As Investigations Swirl, Bill de Blasio Sticks to His Talking Points

When it comes to the several criminal inquiries swirling around his City Hall, Mayor Bill de Blasio has clearly found his talking point—and he's sticking to it.

Police Commissioner Bill Bratton and Mayor Bill de Blasio today.
Police Commissioner Bill Bratton and Mayor Bill de Blasio today.

When it comes to the several criminal inquiries swirling around his City Hall, Mayor Bill de Blasio has clearly found his talking point—and he’s sticking to it.

“I’m confident of the fact that we handled everything legally and ethically, that we did the things I wish more people would do in public service—we sought guidance from an ethics board, we followed that guidance and disclosed everything we did,” Mr. de Blasio said today, fielding questions from reporters in a police precinct in a far-flung neighborhood of Queens.

Some of those words seemed to come up over and over: “confident,” “legally,” “ethically,” “disclosure.” Mr. de Blasio endeavored to look non-nonplussed by the fact that investigations into his administration and campaigns are stacking up so quickly it will soon be impossible to count them on a single hand.

There’s the investigation into his State Senate fundraising—subject of a leaked state Board of Elections memo and several subpoenas. There’s the investigation into corruption at the NYPD, where officers accepted gifts from two business who also donated handsomely to Mr. de Blasio. Then there’s the look into Rivington House, a former AIDS hospice where the city lifted a deed restriction that will ultimately allow for the development of lucrative condos at the site, where developers were at times represented by a lobbyist tight with Mr. de Blasio. And there’s also inquiries into Mr. de Blasio’s non-profit, the Campaign For One New York, and whether donors got favors from City Hall.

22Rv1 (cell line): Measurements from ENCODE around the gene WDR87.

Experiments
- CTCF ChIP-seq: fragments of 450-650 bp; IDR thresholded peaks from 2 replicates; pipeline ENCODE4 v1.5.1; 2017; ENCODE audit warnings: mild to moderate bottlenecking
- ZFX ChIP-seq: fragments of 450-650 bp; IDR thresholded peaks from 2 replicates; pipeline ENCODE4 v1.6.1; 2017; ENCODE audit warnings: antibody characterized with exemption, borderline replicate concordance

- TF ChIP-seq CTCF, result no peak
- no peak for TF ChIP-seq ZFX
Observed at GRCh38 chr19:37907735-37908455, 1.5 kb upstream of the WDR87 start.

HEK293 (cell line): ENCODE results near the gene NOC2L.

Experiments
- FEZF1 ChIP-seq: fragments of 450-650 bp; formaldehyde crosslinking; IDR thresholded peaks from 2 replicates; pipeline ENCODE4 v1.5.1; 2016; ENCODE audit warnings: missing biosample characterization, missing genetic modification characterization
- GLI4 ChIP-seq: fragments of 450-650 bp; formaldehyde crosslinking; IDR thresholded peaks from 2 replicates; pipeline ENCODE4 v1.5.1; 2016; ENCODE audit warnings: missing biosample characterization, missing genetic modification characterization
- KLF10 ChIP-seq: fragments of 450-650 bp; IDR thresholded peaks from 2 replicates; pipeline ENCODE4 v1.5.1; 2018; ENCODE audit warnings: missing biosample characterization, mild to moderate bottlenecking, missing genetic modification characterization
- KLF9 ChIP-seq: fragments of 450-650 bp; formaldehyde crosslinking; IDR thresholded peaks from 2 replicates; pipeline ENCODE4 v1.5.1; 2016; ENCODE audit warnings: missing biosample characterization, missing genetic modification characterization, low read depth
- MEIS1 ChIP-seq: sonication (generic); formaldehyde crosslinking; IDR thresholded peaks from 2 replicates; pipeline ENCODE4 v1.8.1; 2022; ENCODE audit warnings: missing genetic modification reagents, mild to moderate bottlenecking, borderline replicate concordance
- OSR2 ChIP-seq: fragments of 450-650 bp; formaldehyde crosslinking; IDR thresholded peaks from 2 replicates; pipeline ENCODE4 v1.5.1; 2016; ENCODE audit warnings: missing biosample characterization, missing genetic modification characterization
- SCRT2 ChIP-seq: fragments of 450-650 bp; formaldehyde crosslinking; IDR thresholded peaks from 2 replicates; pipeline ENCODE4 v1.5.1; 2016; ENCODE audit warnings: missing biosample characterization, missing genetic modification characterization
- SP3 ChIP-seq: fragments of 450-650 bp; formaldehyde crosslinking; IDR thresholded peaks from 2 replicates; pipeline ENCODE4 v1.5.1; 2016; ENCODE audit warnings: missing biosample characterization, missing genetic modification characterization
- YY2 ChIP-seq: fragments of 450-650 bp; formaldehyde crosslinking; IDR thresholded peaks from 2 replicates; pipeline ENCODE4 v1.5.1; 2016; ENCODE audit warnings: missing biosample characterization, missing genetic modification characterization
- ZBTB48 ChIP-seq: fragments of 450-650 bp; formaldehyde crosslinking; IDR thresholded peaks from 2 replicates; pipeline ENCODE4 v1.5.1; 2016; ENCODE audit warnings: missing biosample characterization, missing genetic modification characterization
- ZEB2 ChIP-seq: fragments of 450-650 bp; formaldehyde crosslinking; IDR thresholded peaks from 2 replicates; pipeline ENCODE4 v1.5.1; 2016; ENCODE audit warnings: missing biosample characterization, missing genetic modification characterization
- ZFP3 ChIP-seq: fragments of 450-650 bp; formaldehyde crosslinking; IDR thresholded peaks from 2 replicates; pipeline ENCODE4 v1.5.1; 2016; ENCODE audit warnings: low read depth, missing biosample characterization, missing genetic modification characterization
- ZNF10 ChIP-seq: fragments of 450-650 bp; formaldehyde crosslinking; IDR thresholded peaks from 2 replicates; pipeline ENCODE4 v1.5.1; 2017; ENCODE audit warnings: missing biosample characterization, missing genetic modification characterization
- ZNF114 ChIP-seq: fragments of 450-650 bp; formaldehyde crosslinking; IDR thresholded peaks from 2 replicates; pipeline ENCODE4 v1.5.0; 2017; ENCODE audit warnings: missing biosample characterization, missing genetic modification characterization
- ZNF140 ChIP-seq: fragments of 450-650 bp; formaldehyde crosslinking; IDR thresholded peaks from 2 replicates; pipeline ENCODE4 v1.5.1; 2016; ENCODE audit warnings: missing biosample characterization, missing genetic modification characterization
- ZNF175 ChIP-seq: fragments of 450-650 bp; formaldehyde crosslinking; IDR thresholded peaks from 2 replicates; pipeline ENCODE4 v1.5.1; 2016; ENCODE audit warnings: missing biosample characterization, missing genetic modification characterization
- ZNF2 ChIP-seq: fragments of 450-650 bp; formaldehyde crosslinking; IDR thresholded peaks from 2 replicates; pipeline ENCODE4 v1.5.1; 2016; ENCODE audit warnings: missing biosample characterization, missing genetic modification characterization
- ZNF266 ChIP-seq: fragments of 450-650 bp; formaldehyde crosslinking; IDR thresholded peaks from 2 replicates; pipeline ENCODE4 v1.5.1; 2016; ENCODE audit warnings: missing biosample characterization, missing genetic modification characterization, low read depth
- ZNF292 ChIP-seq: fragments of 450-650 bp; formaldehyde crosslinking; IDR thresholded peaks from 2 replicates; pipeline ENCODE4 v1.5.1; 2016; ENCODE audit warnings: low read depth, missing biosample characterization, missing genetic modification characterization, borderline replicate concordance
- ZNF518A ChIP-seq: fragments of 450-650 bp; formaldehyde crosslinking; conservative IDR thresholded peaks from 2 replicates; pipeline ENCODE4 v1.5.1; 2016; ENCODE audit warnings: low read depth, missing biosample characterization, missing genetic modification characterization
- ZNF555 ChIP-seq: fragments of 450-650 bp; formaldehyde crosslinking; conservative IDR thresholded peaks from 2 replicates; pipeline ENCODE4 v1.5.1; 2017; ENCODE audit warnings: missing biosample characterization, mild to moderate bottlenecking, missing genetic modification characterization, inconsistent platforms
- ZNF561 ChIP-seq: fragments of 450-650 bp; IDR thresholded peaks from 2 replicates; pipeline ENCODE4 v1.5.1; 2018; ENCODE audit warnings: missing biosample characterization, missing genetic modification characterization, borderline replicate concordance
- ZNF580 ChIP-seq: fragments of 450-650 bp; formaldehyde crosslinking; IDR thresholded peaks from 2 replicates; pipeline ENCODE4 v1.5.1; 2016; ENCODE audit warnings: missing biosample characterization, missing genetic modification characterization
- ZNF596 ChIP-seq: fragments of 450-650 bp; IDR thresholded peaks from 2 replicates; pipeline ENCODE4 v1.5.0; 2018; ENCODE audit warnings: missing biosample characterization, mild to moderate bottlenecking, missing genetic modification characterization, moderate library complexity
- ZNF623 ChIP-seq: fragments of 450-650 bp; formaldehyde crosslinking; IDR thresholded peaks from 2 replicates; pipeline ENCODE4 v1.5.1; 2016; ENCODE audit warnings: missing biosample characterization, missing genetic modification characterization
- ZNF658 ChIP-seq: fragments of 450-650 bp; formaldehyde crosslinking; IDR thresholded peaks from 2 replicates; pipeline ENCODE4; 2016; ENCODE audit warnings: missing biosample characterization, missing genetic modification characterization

In response to every one of these inquiries, Mr. de Blasio has argued he’s followed the law and the advice of his attorneys—and, in soliciting donations to State Senate candidates or using a non-profit to collect hefty donations for his priorities, that he’s doing things other politicians do but is, for some reason, being singled out.

“I don’t conjecture. I can say, I think there should be a fair standard. I think there should be a consistent and fair standard,” Mr. de Blasio said. “We’re convinced that things were done legally and appropriately, and I think it’s a very important fact when someone discloses voluntarily. It suggests comfort that they have that they’re doing things the right way.”

Mr. de Blasio’s campaign has indeed voluntarily disclosed the donors to his non-profit, something that is not required by law and that others have not chosen to do. But whether it was appropriate to accept the donations—which came from unions who have contracts with the city, real estate firms with interests in re-zonings and others matters, activists calling for a horse carriage ban and others—has been questioned.

Last night, NY1 reported on a letter from the Conflicts of Interest Board advising Mr. de Blasio not to solicit any donations from entities that have matters “pending or about to be pending” before the city. But in a story last year, Politico New York reported that 62 percent of donors had business or labor contracts before the city, or were trying to get a project approved—including the union DC37, which was negotiating a contract, and a manufacturer of scented garbage bags who eventually got a contract to provide them to the city.